Thursday, May 21, 2009


AMOS ENTHEUS BALL, well known as a farmer and stock raiser in Delaware township, traces his descent to Caleb Ball, his great-grandfather, who came to Mercer county from Washington county, Pennsylvania, in 1794, and located on a farm in Worth township. He was a soldier in both the Revolutionary war and the war of 1812, and he died suddenly April 9, 1814, in the town of Mercer. Caleb Ball married Phoebe Walton,daughter of Amos Walton and Marcy Lacock. They became the parents of eight children: Amos, who was a soldier in the war of 1812; Caleb, Jonathan, Henry, Sarah, Mercy, Asena and William.

Amos Ball, a son of this brave patriot, was born in Washington county, Pennsylvania, in 1793. He moved to Worth township in Mercer county in 1794, and to Delaware township in 1824. He died on his farm there on the 17th of May, 1861, and his remains now lie at rest in the graveyard on the old homestead by the side of those of his wife, who died April 1, 1881. They were members of the Methodist church, and he in politics was a Democrat. He was a local minister of the Methodist denomination, and was a justice of the peace of Pymatuning, Hempfield, Otter Creek and Delaware townships for thirty or forty years, having been appointed by the different governors of the state of Pennsylvania. He married in 1819 Elizabeth, a daughter of Daniel Harper, a farmer in Cool Spring township. To Amos Hall and wife were born seven children, namely: Phoebe, Caleb. Elizabeth, Amos Walton, Francis Asbury, Lucinda and William Fletcher.

Amos Walton Ball, their son, born in August, 1824, in Cool Spring township, went to the state of Illinois when a young man and was county surveyor of Jasper county there for twelve years, He surveyed the borough of Fredonia, Mercer county, and a map of this which he made is on file in the prothonotary's office in Mercer. For this he received $55. Amos Walton Ball married Eliza Jane Earley, born in 1832 in Delaware township, a daughter of Robert and Elizabeth (Matox) Earley, farmers of this township. Mrs. Ball was for many years and until her marriage a teacher in the schools of Newton, Illinois, and she now [1909] makes her home with her daughter Florence, Mrs. Thomas Jennings, of Whatcom, Washington. To Amos Walton Ball and his wife were born eight children, as follows: Elizabeth, widow of Willis Donaldson and a resident of New Hamburg; Amos Entheus, who is mentioned below; Judson, a dentist in Mount Pleasant, Iowa, married Catharine Allen; Florence, wife of Thomas Jennings, who was born in Allegheny county; Norman Elsworth, deceased, married Eva Lynch, of Mercer, and they had one child, Norman Elsworth, Jr.; Hiram Kingsley, of Seattle, Washington, spent four years in mining in the Klondike gold fields; Robert, a physician in Tacoma, Washington; Charles Frederick, a graduate from Volant College in Lawrence county, Pennsylvania. He was afterward the principal of that institution for ten years, resigning to take up the study of law. He married Martha, a daughter of ex-Sheriff Ayers, of Lawrence county. Amos Walton and Eliza Jane Ball were members of the Methodist church and to this faith the widow still clings, lie was in politics a Democrat, and served as a director of the school board of Delaware township for many years.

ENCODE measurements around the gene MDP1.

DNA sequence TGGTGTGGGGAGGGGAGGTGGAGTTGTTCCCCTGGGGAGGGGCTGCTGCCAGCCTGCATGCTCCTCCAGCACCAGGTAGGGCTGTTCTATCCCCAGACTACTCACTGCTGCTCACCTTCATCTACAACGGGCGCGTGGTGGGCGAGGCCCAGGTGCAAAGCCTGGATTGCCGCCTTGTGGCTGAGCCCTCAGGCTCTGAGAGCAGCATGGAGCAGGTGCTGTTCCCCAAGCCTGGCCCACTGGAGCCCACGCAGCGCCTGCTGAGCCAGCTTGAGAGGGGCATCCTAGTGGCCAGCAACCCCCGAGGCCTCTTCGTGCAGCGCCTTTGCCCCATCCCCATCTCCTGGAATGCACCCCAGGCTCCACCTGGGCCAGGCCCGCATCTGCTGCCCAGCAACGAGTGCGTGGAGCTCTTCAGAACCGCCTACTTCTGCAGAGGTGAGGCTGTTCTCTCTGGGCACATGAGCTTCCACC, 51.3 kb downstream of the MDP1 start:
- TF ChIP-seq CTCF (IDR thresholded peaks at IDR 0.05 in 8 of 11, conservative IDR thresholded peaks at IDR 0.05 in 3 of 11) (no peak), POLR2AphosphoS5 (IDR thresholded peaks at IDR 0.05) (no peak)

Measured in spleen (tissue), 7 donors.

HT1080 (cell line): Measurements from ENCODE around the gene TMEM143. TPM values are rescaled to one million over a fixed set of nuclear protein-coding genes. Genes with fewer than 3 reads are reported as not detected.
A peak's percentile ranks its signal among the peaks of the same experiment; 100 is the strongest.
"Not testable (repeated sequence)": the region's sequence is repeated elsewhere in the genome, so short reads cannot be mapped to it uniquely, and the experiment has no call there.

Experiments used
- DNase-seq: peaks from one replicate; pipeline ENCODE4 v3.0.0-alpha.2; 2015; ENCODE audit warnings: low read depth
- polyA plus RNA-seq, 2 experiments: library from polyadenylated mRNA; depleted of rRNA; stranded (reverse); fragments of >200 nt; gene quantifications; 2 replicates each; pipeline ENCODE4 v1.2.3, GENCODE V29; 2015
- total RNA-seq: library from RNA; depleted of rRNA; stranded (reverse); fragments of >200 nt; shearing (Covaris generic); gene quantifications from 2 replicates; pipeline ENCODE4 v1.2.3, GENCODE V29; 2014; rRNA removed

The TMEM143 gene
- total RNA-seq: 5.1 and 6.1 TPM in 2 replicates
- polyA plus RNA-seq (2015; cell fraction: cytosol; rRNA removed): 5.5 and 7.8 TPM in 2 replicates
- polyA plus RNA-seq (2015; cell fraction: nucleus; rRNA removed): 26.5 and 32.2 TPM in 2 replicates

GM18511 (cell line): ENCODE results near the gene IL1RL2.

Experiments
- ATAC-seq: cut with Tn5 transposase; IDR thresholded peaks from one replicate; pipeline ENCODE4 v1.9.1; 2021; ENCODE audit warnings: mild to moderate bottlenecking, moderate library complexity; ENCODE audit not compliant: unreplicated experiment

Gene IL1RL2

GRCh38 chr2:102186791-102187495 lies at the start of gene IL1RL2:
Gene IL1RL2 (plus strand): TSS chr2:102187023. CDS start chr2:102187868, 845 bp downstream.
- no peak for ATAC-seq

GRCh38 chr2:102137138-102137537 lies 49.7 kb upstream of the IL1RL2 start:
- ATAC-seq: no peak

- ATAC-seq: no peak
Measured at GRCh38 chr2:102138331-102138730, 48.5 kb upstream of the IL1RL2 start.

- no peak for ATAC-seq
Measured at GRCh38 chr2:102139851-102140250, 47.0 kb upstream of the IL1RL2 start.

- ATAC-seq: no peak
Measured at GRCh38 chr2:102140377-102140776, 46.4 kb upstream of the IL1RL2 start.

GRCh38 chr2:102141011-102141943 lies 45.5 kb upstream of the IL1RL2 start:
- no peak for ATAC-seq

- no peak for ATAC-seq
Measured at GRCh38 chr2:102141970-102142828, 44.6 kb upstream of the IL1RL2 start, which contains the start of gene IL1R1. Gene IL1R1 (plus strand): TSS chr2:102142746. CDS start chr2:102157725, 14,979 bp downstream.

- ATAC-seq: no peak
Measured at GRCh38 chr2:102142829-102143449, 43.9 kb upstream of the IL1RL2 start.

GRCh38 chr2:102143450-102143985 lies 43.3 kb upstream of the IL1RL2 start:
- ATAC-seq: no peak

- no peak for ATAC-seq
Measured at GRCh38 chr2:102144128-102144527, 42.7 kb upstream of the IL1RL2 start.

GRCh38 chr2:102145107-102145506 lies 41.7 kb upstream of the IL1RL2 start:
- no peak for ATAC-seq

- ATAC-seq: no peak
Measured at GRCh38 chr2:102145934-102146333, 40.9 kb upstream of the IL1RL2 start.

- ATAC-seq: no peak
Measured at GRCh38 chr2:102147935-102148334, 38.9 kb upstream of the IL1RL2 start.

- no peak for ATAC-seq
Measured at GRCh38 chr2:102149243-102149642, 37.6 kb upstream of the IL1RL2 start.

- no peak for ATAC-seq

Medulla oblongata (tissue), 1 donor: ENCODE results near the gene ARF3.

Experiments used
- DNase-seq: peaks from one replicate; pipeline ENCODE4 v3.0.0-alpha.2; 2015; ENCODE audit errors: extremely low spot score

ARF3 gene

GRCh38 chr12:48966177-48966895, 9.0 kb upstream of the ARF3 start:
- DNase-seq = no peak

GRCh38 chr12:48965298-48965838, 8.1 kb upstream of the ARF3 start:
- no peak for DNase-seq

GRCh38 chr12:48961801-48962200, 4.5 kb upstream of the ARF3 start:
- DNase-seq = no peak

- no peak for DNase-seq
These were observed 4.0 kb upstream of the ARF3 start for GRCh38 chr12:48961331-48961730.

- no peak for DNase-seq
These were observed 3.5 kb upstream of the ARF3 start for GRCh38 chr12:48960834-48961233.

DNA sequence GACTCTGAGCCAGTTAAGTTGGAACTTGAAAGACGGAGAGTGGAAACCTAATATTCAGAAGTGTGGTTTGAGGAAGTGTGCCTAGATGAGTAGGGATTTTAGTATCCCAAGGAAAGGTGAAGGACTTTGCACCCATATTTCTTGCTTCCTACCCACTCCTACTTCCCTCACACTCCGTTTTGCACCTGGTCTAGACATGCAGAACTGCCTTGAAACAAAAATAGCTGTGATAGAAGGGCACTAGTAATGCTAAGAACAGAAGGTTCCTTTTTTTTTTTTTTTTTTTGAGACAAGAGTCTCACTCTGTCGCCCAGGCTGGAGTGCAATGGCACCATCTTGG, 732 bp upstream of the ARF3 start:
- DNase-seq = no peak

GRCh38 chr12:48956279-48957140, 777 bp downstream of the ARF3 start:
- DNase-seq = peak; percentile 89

Amos Entheus Ball was born on the 15th of October, 1858, in Jasper county, Illinois, and he attended in his youth the common schools of Delaware township and the State Normal at Edinboro. From that time on he was engaged in farming until 1899, when with his brother Hiram Kingsley he went to the Klondike and mined for three years with good success. While there he was the means of saving from drowning the life of William Evans, a Scotchman, and he was also the means of rescuing from freezing a man who had already lost his fingers, ears and feet from the cold. And again he assisted in rescuing three men, Wolf, Aberg and Conley, from suffocation from gas in the mines, but Conley died after being taken out. For these many acts of heroism and bravery Mr. Ball was presented with a gold medal from Captain Rutledge, of Dawson. Returning to his farm of one hundred and thirty-five acres in Delaware township, he on the 8th of June, 1904, married Mrs. Rena (Reigles) Shellheimer, the widow of Willard Shellheimer, who was accidentally killed while employed on the Bessemer Railroad. Mr. and Mrs. Shellheimer had two children, Herbert and Hazel. Mrs. Ball is a daughter of William and Lucy (Simmons) Reigles, of Fredonia. The father served in Company J, Third Indiana Cavalry Regiment, in the Civil war, and was confined in Libby prison for a short time. Mr. and Mrs. Ball have one child, Amos Walton, born October 29, 1905. Mrs. Ball is a member of the Christian Science church. Mr. Ball has membership relations with the Independent Order of Odd Fellows in Fredonia. In politics he is a Prohibitionist.

The homestead farm of Amos Ball is an historic one, made doubly so from the old burying ground located thereon. And it is known to a certainty that in this historic spot lie the remains of a soldier of the Revolution, a soldier of the Mexican war, three soldiers from the war of 1812 and three Indians. It is a valuable old place, rich in the reminiscences of the olden days.

Twentieth Century History of Mercer County, 1909, pages 837-839.

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